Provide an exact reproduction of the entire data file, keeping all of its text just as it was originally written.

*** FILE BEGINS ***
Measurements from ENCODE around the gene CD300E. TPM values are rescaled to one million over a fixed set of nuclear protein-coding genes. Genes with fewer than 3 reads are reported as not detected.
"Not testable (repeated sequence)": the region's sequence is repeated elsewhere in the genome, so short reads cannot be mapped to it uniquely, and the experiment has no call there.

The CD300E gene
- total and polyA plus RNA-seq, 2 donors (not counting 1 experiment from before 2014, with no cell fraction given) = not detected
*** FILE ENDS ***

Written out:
Measurements from ENCODE around the gene CD300E. TPM values are rescaled to one million over a fixed set of nuclear protein-coding genes. Genes with fewer than 3 reads are reported as not detected.
"Not testable (repeated sequence)": the region's sequence is repeated elsewhere in the genome, so short reads cannot be mapped to it uniquely, and the experiment has no call there.

The CD300E gene
- total and polyA plus RNA-seq, 2 donors (not counting 1 experiment from before 2014, with no cell fraction given) = not detected